Feature Story                                                                                     Thursday, September 4, 2014


Knowledge Bank

The University of the Fraser Valley "Plaza" is now open at Five Corners

Staff/Voice photos


Visitors check out the newly minted downtown campus last week.


t's been almost 2 years since dignitaries tore the paper off of the former Bank of Montreal building at Five Corners and what was to become the University of the Fraser Valley (UFV) downtown campus.


Last Friday, UFV President Mark Evered, along with CEPCO, WALAS Concepts and Chamber of Commerce staff, were on hand for the unveiling of the new campus.


Even though there are only two classrooms, with the rest administration and rental space, the plan is to maximize the use with day and night time classes as well as on weekends with a 25-seat computer lab and a 36-seat lecture classroom and heavy emphasis on connectivity.


One of the classrooms is what they call an "E-Room" with assorted media including a projector and speakers podium.


"The UFV model is small classes and we've extended that to this facility as well. We want to make sure students get individual attention. So providing smaller spaces with technology we can see from here, it's all about mobility and connection these day," Evered told the Voice. "We know that students these days are carrying around in their pockets devices that will connect them to the world's knowledge and finding ways and finding ways of brining that world's knowledge into the curriculum, into the classroom, as well as providing opportunity for students to explore that world, first of all virtually and then we would hope physically."


Evered says the university is wide open to suggestions from the community as far as programming is concerned.


"We'll be offering the kinds of courses that will serve businesses in this region. Offering the kinds of training that will prepare students for work right here in Chilliwack. We know that we work in a globally interconnected economy. Whether it's banking, or tourism or the small business on the farm, the restauranteur that needs some help with accounting."


Evered admits that he hadn't been inside the building since the university's announcement that they would be opening a campus there, but is very pleased with how the architects managed to capture what was great about the bank and turn it into a practical and student-friendly building.


He says the plan has benefited from the support of the City and in particular CEPCO who chipped in around $800,000 to help cover the cost of the refit. When added together with the price of the building, the amount of assistance totals somewhere in the range of $1.5 million.


The downtown campus was vital because Evered says they've been running over-capacity. He isn't sure what the demand will be like at first, but is positive it will build.




"We're running over-capacity. We continue to accept more students that we're funded for because we know there's a need and so spaces like this are vital to addressing that capacity," he said.


One of the reasons there is what seems to be an abundance of administration space is so that the building can be used to help serve the local business community by offering meeting rooms.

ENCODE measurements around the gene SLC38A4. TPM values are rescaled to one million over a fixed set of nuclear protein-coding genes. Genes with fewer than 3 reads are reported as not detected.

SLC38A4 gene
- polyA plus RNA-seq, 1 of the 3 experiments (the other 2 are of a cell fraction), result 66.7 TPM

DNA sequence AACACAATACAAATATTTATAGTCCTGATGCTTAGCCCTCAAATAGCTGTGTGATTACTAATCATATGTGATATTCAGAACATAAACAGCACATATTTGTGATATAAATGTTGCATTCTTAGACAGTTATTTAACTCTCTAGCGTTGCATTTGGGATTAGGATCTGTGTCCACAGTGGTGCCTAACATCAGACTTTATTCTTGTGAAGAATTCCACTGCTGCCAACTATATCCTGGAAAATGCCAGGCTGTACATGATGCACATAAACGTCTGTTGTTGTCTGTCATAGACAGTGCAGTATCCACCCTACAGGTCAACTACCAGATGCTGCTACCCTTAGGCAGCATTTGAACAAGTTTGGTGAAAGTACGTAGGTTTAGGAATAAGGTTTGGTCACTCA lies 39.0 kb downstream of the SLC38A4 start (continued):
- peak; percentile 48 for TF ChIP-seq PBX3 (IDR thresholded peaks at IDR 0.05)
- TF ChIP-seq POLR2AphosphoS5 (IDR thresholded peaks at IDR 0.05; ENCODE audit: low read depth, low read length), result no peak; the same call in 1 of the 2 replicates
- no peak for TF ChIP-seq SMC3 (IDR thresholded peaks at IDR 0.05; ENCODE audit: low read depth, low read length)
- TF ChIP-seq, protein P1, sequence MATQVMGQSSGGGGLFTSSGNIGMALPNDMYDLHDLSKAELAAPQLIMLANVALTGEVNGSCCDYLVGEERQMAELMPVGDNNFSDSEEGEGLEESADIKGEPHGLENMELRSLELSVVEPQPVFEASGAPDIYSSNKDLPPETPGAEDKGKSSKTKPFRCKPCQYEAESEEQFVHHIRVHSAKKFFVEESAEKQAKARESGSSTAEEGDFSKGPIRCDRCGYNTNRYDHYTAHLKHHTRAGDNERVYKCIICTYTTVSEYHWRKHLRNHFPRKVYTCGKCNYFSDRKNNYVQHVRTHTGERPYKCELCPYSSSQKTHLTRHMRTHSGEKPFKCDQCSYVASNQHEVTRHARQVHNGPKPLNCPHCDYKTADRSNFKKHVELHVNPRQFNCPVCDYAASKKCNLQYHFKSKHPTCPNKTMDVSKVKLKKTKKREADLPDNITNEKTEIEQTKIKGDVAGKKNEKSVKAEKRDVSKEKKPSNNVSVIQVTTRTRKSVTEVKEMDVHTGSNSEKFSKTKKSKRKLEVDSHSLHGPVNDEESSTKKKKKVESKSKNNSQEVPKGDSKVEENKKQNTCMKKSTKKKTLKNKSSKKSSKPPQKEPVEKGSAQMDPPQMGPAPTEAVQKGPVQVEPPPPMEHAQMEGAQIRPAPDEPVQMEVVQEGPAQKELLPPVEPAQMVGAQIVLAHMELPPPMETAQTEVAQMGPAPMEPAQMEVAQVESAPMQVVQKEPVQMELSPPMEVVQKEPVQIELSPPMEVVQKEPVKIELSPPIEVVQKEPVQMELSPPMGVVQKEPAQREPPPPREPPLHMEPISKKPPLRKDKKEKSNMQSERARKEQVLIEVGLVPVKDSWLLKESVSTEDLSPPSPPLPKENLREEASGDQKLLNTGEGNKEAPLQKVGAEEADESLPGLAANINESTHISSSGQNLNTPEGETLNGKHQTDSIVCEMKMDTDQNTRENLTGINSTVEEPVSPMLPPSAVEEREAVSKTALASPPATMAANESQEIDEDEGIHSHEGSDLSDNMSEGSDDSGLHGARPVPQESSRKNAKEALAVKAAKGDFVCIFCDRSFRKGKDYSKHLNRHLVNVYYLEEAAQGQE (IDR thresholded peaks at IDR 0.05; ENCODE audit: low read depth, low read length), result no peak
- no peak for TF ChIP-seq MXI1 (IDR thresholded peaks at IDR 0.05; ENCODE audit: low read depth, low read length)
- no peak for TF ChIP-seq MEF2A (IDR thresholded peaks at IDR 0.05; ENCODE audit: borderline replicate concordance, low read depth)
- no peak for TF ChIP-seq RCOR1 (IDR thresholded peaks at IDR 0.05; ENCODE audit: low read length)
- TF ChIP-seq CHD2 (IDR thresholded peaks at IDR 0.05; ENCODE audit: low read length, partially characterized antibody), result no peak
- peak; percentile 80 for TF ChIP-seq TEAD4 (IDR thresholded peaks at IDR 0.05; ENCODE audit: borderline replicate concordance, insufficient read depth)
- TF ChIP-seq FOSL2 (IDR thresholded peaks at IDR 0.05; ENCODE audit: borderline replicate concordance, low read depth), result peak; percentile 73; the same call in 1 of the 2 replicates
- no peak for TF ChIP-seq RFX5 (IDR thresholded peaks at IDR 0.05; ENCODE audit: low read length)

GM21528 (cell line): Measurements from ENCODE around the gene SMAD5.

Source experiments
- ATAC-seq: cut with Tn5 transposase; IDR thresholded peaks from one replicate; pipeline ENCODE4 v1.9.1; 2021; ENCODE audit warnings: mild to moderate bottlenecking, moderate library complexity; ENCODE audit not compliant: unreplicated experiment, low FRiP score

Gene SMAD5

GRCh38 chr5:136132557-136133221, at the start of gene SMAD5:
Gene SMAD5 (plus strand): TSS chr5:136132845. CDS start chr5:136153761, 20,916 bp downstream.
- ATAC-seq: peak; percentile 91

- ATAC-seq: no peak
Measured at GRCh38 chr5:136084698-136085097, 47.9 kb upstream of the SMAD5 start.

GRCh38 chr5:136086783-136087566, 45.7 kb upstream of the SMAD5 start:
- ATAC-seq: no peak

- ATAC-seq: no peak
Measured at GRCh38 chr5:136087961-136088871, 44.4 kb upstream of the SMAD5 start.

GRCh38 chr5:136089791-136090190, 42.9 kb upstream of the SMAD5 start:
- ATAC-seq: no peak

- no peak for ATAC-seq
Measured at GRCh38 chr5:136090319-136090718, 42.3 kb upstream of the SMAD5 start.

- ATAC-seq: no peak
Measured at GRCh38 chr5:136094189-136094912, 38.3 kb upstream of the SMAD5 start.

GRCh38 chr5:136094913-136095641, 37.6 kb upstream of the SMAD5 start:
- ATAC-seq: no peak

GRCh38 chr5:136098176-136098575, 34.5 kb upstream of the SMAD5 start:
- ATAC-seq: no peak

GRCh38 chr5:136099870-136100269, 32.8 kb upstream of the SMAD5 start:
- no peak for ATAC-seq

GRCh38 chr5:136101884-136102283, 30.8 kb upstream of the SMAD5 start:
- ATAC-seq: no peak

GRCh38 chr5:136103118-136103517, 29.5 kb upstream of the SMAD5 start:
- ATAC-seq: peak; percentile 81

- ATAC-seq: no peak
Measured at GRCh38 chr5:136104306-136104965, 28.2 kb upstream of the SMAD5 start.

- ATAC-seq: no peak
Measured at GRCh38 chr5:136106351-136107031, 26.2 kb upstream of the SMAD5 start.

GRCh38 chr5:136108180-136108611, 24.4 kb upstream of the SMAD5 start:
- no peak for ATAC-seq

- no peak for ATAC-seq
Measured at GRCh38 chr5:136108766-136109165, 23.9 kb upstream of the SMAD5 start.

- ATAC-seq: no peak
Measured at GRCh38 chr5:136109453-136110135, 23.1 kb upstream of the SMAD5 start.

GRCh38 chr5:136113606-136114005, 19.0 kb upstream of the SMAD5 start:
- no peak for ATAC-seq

The university has formulated a unique plan to rent space to help cover costs, which include property taxes. Their first tenant is Community Futures.


"Of course, great partners like Community Futures are all about building vision, building community, building opportunities and great partnerships. It's providing them with space right in the heart of the community, right where the students are going to be so that its that kind of interaction.


Craig Toews, Executive Director Campus Planning and Resource Development describes the lobby area as "crush space".


This is fancy terminology for a common area where staff and students will do their socializing.


"We're quite deliberate around not just creating two classrooms here, but actually creating a space which would lend this building to events, celebrations and other things downtown and otherwise in Chilliwack that people could use for nothing," explains Toews. "For education it's going to be great, but it can also be used for other events and activities. That's where this space actually comes into play."


Toews insists that there is really very little administration space and the rooms are being leant to CEPCO and WALAS Concepts who will be conducting interviews.


"We've got a board room, which again we hope that downtown businesses is something that they can take advantage of, by small businesses that don't have a place to meet and have their business meetings.




When asked why Community Futures was a selected tenant, Toews says they approached the university to rent because they felt that they weren't meeting their rural mandate with the nearest offices in Abbotsford.


"It was right about the time we were designing this and we thought that it would be a very good partnership given the business focus of a lot of the activities happening," said Toews. "They help small businesses find financing so; a) it's a good fit, but b) they're paying rent which helps us offset the property tax for this location.


Parking is located behind the building off of Victoria Ave. It's free for the first three hours and we're told that after that the cost will be nominal. It should be noted that most of the courses will run 2 hours so parking will essentially be free for students unless they stay longer.


For more information about courses and programs offered at The Plaza, visit www.ufv.ca/ce 


See previous Voice coverage here.



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